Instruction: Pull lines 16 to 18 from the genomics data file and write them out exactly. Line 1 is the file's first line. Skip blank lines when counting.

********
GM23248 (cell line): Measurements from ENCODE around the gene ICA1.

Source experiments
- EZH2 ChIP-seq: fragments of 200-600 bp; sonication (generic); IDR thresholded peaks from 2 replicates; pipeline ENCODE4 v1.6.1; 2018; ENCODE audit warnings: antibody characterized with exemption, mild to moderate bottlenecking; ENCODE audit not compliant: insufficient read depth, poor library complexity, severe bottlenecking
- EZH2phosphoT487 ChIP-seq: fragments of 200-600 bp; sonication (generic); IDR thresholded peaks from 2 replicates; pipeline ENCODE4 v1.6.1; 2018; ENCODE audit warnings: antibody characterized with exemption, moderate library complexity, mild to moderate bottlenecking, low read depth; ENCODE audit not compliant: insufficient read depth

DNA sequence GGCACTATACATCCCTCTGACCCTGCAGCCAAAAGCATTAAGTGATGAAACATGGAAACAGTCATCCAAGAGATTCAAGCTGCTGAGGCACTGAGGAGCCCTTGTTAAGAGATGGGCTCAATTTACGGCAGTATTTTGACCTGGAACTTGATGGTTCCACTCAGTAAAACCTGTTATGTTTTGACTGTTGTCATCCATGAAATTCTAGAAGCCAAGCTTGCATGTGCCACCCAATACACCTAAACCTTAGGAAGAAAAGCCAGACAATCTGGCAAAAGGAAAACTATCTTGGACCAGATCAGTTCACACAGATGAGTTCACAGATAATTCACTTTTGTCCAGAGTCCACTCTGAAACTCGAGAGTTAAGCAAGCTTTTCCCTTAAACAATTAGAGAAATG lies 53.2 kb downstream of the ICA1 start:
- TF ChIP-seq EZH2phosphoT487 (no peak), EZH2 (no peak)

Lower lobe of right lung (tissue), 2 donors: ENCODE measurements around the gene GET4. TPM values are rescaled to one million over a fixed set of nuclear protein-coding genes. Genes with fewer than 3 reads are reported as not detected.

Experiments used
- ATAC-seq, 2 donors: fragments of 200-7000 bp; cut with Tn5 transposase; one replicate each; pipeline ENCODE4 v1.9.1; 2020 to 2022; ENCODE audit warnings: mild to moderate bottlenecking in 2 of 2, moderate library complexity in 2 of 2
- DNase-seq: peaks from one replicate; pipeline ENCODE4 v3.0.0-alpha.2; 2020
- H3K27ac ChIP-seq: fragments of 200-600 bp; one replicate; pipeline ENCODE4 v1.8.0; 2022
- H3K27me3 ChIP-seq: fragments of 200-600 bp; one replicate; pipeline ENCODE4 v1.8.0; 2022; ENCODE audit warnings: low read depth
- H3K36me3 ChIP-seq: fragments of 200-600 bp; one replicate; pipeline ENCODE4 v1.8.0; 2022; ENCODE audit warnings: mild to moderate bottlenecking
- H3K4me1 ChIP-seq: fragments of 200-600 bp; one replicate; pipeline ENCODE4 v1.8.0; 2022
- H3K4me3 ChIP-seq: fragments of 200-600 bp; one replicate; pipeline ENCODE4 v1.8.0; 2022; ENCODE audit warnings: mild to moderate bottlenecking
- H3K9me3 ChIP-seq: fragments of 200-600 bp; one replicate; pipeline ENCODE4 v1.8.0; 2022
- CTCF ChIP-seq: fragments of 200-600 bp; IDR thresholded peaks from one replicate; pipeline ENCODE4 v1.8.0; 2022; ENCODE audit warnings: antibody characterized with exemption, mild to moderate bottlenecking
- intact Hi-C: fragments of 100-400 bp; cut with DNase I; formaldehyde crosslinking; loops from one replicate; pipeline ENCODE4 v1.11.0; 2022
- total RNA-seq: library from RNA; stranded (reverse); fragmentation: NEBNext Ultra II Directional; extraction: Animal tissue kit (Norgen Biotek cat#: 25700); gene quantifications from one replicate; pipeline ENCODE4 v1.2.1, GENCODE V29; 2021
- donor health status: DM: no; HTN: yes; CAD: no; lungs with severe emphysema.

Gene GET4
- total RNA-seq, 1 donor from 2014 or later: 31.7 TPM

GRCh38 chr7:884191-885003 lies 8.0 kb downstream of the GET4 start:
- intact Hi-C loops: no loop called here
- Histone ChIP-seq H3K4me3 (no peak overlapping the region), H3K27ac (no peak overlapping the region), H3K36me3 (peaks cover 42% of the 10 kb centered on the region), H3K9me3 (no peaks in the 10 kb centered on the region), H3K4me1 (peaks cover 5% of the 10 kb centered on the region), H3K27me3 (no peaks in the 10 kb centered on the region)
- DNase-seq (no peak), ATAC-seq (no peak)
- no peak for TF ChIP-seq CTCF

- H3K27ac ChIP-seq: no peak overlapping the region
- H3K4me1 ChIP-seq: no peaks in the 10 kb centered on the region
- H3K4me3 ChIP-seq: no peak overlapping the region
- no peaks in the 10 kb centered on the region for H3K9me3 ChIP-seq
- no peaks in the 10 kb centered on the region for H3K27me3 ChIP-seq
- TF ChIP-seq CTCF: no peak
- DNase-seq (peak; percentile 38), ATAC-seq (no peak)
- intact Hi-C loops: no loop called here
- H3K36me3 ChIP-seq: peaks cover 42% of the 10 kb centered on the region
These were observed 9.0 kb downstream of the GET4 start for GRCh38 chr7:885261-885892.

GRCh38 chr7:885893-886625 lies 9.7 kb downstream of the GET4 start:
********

- H3K9me3 ChIP-seq: fragments of 200-600 bp; one replicate; pipeline ENCODE4 v1.8.0; 2022
- CTCF ChIP-seq: fragments of 200-600 bp; IDR thresholded peaks from one replicate; pipeline ENCODE4 v1.8.0; 2022; ENCODE audit warnings: antibody characterized with exemption, mild to moderate bottlenecking
- intact Hi-C: fragments of 100-400 bp; cut with DNase I; formaldehyde crosslinking; loops from one replicate; pipeline ENCODE4 v1.11.0; 2022